A Windy Time at the La Quinta Arts Festival Blew Everyone Away


Thea Spisz/Hawkview

The La Quinta Arts Festival was held from March 1-4 at the La Quinta Civic Center campus. There were a plethora of different art styles made up of anything from paint and paper to wax and wire.

Most of the artists did not allow pictures to be taken of their art for privacy reasons. However, each booth had displays of artwork for sale.

The reactions of the attendees varied from each piece of art. Some showed distaste toward the way politics were depicted in some pieces, while others were mesmerized by the effort and creativity displayed by the artists.

Sculpture artist Michael Gard uses an intricate process of creating a sculpture out of clay. Soon after, the sculpture is reproduced into wax, which is then wrapped with wire involving different knots. Finally, the wax is melted away, leaving these human figures constructed of wire. Gard had his pieces displayed by suspending them in the air, which drew many people to his booth.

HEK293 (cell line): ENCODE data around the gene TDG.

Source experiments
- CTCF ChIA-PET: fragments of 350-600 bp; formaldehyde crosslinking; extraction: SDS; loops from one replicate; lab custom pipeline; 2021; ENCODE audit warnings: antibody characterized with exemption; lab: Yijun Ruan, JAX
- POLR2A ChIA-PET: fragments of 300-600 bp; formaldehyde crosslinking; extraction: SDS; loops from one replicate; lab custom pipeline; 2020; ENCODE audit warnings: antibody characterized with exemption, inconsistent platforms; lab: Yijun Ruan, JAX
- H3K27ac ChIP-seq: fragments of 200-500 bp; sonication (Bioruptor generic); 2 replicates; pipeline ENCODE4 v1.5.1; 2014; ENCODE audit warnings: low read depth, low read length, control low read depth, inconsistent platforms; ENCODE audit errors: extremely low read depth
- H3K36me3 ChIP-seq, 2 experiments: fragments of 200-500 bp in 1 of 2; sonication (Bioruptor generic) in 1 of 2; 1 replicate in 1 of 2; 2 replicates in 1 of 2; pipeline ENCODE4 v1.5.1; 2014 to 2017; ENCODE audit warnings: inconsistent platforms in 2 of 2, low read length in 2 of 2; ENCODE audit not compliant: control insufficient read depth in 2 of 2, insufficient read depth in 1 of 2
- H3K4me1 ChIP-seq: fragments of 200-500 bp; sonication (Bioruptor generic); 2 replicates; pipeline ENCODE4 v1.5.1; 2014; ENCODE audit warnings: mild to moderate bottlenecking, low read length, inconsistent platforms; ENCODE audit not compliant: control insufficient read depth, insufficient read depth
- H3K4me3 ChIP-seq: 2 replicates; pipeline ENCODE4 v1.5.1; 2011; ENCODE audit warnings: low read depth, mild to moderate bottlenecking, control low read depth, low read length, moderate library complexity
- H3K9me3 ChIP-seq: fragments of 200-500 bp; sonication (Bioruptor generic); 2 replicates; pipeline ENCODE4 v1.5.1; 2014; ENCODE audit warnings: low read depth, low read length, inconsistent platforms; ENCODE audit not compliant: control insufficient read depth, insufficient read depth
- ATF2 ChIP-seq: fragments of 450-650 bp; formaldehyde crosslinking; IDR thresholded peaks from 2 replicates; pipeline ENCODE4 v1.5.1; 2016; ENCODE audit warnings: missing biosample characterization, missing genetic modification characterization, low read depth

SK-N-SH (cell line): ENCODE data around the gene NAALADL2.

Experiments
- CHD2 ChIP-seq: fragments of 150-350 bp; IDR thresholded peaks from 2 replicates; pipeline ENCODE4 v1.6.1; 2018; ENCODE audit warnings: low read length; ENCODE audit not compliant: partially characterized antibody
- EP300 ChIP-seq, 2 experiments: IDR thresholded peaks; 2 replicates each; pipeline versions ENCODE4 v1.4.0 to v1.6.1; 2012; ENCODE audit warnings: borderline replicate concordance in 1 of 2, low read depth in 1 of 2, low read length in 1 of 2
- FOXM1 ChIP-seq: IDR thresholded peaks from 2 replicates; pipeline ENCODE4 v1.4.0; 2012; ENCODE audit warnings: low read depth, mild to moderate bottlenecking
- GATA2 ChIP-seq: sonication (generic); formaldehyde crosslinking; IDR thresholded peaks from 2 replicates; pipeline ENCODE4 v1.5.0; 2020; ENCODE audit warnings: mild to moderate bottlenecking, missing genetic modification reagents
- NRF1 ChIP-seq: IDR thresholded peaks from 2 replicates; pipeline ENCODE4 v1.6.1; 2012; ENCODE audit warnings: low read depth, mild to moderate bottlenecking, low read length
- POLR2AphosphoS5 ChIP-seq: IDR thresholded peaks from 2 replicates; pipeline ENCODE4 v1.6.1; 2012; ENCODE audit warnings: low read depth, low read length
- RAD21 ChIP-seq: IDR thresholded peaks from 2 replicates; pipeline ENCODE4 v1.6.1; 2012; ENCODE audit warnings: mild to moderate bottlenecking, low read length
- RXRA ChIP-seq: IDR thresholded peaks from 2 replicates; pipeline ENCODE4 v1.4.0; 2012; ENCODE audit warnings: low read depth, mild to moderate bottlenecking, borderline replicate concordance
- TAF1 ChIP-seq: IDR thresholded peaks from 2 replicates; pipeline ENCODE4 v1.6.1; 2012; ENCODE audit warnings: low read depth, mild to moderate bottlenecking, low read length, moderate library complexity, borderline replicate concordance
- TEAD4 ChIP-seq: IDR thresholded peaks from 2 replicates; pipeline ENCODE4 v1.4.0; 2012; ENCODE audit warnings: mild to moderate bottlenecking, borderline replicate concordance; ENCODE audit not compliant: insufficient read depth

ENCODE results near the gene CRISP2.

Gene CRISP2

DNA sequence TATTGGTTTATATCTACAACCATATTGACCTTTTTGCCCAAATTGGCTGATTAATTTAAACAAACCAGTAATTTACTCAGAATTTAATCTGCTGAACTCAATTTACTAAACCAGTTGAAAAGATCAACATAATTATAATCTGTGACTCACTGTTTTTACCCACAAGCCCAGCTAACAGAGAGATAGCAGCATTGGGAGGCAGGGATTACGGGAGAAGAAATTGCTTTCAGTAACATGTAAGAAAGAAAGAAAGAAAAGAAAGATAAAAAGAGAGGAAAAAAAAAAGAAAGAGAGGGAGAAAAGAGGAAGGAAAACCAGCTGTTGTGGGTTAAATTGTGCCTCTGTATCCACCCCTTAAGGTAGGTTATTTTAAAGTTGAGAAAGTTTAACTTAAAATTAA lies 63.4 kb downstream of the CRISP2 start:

Digital artist Carolyn Quan uses technology to blend photographs together to create a “fantasy land” of mystical images from pictures of the real world. According to Quan’s website, “Her art is inspired by spirituality and the beauty she finds in nature and humankind.”

The weather affected the La Quinta Arts Festival as there was a strong wind present that caused the artists to take down some of their art to protect it. Painters had to hold their tents so that the paintings wouldn’t fall, while sculptures had to remove their pieces from their stands. Wood sculpture, Crystal Lockwood, laid her less dense pieces on the ground to protect them against the wind.

Overall, the La Quinta Arts Festival had a variety of artists from all over the country who had the pleasure of sharing their hard work with the community.